The Finance Bill for 2006 has already been passed within the first phase of the Budget Session of Parliament. Finance Minister P Chidambaram tried to corner all the credit for the eight per cent GDP growth for the year 2005-06 and the fact that his Budget did not impose much tax burden on the the much-touted common-man. But in his Budget speech, the Finance Minister had talked about the ill-effects of a plethora of excise and customs excise exemptions which , according to him, had outlived their utility.
With the Budget having been passed and the attention diverted to many other mundane issues, the Finance Ministry put out on its web-site a rather innocuous announcement. The government wanted a public reaction to its proposals to do away with scores of excise and customs exemptions. The public notice is drafted in such a way that you cannot make out anything on its main page until you reach a heading which says ??List of exemptions proposed to be withdrawn??.
One look at this list and you think ??My God it reads like a full-fledged Union Budget??. The implications would obviously be on the lines of a Budget. If the government had its way and the proposal to withdraw excise and customs on a large number of goods is put into effect, items of daily use including tooth powder, pencils and parts of pens, sports goods, bicycles, kerosene pressure lantern, wheeled toys, dolls will cost sizeably more.
Even the airfare by airlines may have to be revised, as the government plans to withdraw the excise exemption to the aviation turbine fuel. The aircraft fuel used by the domestic airlines is, in any case, subjected to a heavy burden of State taxes.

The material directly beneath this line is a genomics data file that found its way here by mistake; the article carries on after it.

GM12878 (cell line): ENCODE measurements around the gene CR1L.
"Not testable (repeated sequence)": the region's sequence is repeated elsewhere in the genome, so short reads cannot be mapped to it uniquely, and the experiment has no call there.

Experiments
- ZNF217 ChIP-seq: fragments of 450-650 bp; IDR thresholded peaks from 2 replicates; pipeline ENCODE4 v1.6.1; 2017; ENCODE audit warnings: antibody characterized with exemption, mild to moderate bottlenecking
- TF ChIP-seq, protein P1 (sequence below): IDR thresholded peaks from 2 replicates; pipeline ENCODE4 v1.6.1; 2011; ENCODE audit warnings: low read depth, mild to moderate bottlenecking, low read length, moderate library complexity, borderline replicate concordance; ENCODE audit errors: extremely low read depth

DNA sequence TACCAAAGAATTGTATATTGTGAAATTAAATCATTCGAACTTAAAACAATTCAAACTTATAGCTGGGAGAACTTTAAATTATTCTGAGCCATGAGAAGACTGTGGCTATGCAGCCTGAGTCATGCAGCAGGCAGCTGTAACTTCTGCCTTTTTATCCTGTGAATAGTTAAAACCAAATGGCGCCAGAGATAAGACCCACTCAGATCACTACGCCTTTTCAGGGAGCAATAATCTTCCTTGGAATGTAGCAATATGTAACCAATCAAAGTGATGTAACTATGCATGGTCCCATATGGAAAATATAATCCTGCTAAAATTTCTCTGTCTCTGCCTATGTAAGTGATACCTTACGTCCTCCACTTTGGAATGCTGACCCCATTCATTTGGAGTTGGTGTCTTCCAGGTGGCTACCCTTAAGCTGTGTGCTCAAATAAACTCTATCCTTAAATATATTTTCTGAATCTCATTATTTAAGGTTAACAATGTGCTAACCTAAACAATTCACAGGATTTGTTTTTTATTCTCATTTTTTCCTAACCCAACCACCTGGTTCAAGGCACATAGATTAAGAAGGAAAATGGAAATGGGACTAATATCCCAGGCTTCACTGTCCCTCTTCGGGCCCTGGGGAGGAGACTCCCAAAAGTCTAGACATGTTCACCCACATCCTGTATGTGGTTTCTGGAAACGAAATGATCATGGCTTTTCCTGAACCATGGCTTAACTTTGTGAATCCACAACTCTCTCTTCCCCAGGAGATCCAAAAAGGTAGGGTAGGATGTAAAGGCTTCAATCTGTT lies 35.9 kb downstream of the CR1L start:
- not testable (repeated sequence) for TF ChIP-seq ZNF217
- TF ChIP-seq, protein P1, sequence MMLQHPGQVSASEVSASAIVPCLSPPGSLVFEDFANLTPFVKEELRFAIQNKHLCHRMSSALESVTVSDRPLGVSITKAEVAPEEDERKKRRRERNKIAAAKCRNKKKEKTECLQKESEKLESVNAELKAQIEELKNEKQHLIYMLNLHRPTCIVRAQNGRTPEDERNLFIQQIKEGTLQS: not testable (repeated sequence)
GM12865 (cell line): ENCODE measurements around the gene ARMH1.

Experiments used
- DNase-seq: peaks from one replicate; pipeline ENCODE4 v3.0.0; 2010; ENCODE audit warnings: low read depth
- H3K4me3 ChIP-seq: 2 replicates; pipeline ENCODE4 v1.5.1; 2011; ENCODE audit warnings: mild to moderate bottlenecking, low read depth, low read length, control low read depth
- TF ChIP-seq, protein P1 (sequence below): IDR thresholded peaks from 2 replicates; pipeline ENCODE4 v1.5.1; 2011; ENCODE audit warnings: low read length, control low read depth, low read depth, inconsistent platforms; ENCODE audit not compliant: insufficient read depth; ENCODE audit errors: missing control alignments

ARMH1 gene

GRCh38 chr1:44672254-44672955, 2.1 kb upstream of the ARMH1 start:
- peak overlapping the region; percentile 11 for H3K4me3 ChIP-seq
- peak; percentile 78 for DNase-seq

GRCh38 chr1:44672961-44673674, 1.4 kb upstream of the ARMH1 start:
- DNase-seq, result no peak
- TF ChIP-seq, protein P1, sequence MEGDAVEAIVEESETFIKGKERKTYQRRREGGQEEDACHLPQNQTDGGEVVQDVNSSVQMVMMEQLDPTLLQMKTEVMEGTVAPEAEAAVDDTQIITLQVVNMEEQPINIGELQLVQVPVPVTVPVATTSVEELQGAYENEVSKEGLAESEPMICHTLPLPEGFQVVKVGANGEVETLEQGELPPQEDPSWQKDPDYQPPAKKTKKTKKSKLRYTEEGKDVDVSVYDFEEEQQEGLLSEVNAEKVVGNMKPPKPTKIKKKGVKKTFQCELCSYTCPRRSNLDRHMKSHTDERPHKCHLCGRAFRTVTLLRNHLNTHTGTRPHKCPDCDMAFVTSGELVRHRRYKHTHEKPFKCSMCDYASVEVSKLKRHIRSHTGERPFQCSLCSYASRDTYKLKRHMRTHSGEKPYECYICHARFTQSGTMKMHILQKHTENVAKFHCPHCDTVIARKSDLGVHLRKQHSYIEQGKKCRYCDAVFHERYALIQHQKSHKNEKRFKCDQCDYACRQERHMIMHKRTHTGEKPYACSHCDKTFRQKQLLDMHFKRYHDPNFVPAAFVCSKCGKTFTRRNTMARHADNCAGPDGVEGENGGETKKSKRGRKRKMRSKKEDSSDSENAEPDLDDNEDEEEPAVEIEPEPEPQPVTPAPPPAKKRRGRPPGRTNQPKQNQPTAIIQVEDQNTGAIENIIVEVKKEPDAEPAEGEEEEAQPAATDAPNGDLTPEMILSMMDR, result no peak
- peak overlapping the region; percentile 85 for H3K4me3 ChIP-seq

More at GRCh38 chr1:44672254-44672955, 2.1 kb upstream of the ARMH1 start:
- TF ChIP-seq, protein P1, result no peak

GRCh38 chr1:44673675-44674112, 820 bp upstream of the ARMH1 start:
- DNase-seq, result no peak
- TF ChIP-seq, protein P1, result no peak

Accredited journalists who had plans to bring in personal computers from their next foreign visits will have to pay because the the lap tops upto Rs one lakh without any customs will have to pay duty on their imports. Till now, the journos had enjoyed this privilege, which this government does not like them to have any more. Excise duty exemptions enjoyed so far by fuel, surgical rubber gloves or medical examination rubber gloves, tyres, flaps and tubes used in the manufacture of power tillers, mosquito nets impregnated with insecticide, stoneware, which are only salt glazed and rough opthalmic blanks, for manufacture of optical lenses will also be withdrawn.
With the proposal to roll back the tax exemptions on things like mathematical boxes including geometry boxes and colour boxes, parents will have to shell out more for the kids? stationery.
?Government has identified a number of exemption notifications which can be removed,?? an official statement said. Finance Minister P. Chidambaram had made his intentions known in his Budget speech, the statement added. Exemptions, according to the FM are bad for the economy and he does not like them. Let'shear out some-one else, who mind you is neither the interested party enjoying these exemptions, nor the Opposition NDA parties.
?The first question is if there is any country at all in the world that does not provide tax incentives via exemptions; second question is how to put a value on the economic benefits that flow from such exemptions; and the third is whether India overdoes the inventives. It cannot be the case that governments all over the world are foolish??, said the prestigious think tank National Council of Applied Economic Research (NCAER).
Both experience and professional literature, the NCAER argues, are suggestive of the fact that tax incentives have an important role to play. ??That they result in revenue losses is obvious. The real question is what does the economy gain.Some of the tax exemptions may have led to more output and hence more tax revenue??.
Well, to understand the NCAER point of view you need to have an FM who has foresight and is willing to listen to some expert advice. But Shri Chidambaram thinks he is the last word on the economy!. Actually, Shri Chidambaram is the last word because he is the Finance Minister !